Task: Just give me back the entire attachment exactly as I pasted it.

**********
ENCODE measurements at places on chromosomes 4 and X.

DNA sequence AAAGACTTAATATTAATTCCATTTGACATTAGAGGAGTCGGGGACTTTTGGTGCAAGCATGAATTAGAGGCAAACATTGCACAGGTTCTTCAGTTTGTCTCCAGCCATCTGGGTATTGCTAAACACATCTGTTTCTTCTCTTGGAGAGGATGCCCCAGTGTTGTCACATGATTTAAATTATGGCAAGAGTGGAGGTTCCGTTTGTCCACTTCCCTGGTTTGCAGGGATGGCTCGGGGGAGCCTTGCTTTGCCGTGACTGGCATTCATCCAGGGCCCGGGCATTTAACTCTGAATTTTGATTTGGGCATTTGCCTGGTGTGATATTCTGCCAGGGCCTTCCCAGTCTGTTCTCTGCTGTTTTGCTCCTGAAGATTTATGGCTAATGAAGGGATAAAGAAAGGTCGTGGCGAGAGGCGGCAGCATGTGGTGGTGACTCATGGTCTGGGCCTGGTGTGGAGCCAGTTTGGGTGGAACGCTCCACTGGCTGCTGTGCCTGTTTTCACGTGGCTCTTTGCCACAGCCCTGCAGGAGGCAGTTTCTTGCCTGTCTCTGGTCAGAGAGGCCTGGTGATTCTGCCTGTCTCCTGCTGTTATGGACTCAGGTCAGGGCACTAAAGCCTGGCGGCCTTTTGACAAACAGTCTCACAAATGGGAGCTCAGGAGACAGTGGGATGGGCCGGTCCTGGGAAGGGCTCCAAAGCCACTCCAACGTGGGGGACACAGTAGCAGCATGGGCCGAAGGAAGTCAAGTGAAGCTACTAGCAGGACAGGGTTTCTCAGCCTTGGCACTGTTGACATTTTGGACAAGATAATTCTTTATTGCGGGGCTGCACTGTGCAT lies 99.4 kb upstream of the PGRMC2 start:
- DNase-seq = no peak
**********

ENCODE measurements at places on chromosomes 4 and X.

DNA sequence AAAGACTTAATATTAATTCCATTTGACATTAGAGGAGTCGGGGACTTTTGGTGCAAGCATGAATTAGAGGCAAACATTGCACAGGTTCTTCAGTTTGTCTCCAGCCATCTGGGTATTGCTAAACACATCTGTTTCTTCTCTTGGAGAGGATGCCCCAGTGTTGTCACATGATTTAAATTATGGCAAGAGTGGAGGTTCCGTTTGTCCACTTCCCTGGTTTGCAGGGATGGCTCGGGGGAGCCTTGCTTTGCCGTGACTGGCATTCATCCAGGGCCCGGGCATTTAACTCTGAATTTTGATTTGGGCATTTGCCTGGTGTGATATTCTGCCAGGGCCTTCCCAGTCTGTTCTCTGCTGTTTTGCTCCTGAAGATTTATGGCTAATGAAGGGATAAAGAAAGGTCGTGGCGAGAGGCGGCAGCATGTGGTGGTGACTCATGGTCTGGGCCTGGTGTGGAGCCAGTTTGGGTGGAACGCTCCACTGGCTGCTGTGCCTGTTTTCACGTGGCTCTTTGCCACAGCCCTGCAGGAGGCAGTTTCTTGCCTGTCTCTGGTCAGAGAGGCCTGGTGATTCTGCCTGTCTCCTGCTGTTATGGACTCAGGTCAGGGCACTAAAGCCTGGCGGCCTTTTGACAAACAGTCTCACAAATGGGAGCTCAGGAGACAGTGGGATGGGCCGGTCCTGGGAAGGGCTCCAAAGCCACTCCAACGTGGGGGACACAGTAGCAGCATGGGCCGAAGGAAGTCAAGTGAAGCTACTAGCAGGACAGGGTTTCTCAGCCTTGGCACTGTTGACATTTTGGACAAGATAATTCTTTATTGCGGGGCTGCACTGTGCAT lies 99.4 kb upstream of the PGRMC2 start:
- DNase-seq = no peak